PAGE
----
People see chiropractors regularly because they feel and experience how adjustments add vitality, immune strength and clarity into their lives.
It’s like eating clean, healthy food — every cell in your body tells you, “this is a good thing.” Ask other parents who take their child to see a chiropractor about their experiences — worldwide, typically parents delight in the results they notice in their children.
Looking for a Family Wellness Chiropractor in Auckland?
There is nothing quite like the feeling of picking up a heavy weight in your hands. As with any movement or exercise in the gym, when repeatedly done incorrectly the deadlift can lead to some issues.
Although the deadlift appears simple, there are a few things you need to pay attention to. The first is foot position. It’s not uncommon for me to see people in the gym deadlifting with their feet in too wide a stance. I’m referring to the conventional deadlift here, not the sumo deadlift where the feet are supposed to be placed in a wide stance.
How and Why
Having your feet too far apart will mean that your knees will cave inward to make room for your arms to grab the bar. This is not good as it will stress the ligaments of the knees, increasing your chance of injury or at the very least, decreasing your power output during the lift.
Exact foot position will vary slightly from person to person but for general consideration, if your stance is too narrow you may struggle to engage the glutes at the top of the lift. If the stance is too wide, as mentioned it will push the knees inward.
A good place to start is with feet hip width apart (please note that this is narrower than shoulder width apart!). With the feet in this position they will be directly beneath the hips, allowing you to grab the bar with your hands shoulder width apart.
There are dozens of other things to look out for when deadlifting. But getting your feet in the right place is a good place to start.
How good does it feel to get a long weekend escape from the city and go to the bush or the beach? Judging by how empty Auckland got as Easter and Anzac day collided I think most of us wish we could spend more time in the beauty of nature!
While experiencing the relaxing and revitalizing effect of nature, and there is a growing body of science behind the health benefits of getting outside among the trees.
A Japanese study on spending time in forests showed a decrease in cortisol levels (a stress hormone), a decrease in sympathetic nervous activity (your fight and flight system), a decrease in blood pressure, and a decrease in heart rate.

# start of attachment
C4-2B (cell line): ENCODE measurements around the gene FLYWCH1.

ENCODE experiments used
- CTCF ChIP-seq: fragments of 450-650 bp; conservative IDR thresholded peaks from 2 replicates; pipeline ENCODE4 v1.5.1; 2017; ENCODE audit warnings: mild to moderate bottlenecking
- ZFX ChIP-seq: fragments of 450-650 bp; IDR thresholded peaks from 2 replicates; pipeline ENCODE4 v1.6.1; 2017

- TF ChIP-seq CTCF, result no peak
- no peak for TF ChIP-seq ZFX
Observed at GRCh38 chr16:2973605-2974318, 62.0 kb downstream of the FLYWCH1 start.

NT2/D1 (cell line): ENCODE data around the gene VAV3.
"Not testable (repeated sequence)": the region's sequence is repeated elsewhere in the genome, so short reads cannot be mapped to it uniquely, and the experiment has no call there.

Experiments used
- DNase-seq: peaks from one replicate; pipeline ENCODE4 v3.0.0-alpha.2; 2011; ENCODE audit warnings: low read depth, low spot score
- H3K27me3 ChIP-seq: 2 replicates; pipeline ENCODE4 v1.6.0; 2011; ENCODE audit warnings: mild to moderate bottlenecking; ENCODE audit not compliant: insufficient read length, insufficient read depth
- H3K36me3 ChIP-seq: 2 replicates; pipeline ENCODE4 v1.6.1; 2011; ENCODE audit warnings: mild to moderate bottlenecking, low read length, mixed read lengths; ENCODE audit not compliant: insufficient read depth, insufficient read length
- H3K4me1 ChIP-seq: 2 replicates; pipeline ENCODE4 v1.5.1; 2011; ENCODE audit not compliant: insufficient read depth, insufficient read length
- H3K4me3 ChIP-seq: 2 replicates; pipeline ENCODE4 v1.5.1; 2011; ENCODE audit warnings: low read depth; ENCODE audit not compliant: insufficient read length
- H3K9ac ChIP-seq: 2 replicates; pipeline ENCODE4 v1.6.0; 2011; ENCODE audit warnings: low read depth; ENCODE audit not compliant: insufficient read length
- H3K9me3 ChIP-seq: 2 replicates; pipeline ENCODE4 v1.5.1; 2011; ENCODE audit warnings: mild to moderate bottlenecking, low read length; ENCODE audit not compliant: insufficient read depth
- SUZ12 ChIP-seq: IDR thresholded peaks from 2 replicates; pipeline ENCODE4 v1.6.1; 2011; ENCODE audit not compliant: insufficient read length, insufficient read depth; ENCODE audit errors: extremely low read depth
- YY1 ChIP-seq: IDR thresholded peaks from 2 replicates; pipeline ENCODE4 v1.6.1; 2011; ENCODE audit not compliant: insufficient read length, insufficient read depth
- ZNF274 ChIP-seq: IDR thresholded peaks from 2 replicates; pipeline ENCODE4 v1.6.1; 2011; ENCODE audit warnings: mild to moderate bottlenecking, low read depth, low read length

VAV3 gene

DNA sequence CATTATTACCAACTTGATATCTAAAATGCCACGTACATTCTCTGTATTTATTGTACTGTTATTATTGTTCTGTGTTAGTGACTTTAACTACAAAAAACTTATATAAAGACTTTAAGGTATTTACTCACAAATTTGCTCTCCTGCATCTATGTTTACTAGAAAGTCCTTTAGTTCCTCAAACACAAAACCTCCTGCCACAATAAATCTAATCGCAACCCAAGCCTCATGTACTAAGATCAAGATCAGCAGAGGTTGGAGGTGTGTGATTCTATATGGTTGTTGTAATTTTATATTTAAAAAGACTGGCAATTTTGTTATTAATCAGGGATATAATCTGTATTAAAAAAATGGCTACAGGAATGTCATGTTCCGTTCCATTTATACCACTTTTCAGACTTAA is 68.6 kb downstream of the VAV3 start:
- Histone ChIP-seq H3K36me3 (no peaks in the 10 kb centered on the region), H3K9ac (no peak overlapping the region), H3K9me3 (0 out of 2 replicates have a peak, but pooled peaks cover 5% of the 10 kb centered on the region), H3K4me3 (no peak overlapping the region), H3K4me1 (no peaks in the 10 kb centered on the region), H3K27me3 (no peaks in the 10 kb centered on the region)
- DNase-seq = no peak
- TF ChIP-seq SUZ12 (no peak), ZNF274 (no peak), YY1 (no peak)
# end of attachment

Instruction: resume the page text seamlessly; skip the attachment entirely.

Measurable effects on the immune system have been shown in another Japanese study on an activity known as forest bathing. It sounds weird, I know, it simply involves spending time in the forest whilst smelling wood essential oils. This study also showed a significant increase (23%) in activity of natural killer cells (immune cells). These positive effects persisted even after a month of returning to city living!
Take every opportunity it get outside by visiting parks, beaches, walkways, and the bush. There are so many places to go in Auckland to escape the feeling of being a caged animal indoors all the time. Thankfully, all the great outdoors gives you these effects for free!
Your feet are the 2 things that take you everywhere throughout your day. Imagine if they were in pain all the time and you couldn’t use them… Ask anyone who’s had plantar fasciitis or any other foot injury – it’s no walk in the park (pun intended).
Whether you’re an avid runner, working on your feet all day or even if you just enjoy the occasional stroll in the park, tension can build up in your feet that may lead to pain, discomfort or even injury. This is especially apparent in people today since more and more people are being put into shoes at a young age and the musculature in the foot begins to waste away since they’re not being used. This leaves the foot susceptible to injury
Getting in the habit of mobilizing your feet for less than 10 minutes a day can help prevent the pinch points in your feet from developing into problems. All you need is a ball and some space to stretch. The ball should ideally be hard like a lacrosse ball or yoga ball, but a tennis ball will do the trick too.
Ready? 3 simple steps.
Start in a kneeling position and stretch the tops and bottoms of your feet.
Focus on your breathing and go deeper in the stretch on your exhale.
Do about 30 seconds to 1 minute on each stretch.
Lift your big toe while keeping your little toes on the ground.
Then reverse and lift all your little toes while keeping your big toe on the ground.
If you have trouble doing this then you know you’ve got some tight feet. Try mobilizing your toes by separating them with your fingers but putting your fingers in between your toes. Spend about 30 seconds to a minute on each foot. Watch this video.
Take your ball and start rolling it under the bottom of your foot.
Start with the ball at your heel and work your way through the arch to the toes.
Spend extra time on the spots that feel more tense and alternate the pressure and speed. Spend about 1-2 minutes on each foot. Watch this video.
By doing this simple routine every day or as often as you can, you can help prevent overuse injuries in your feet to make them mobile and happy.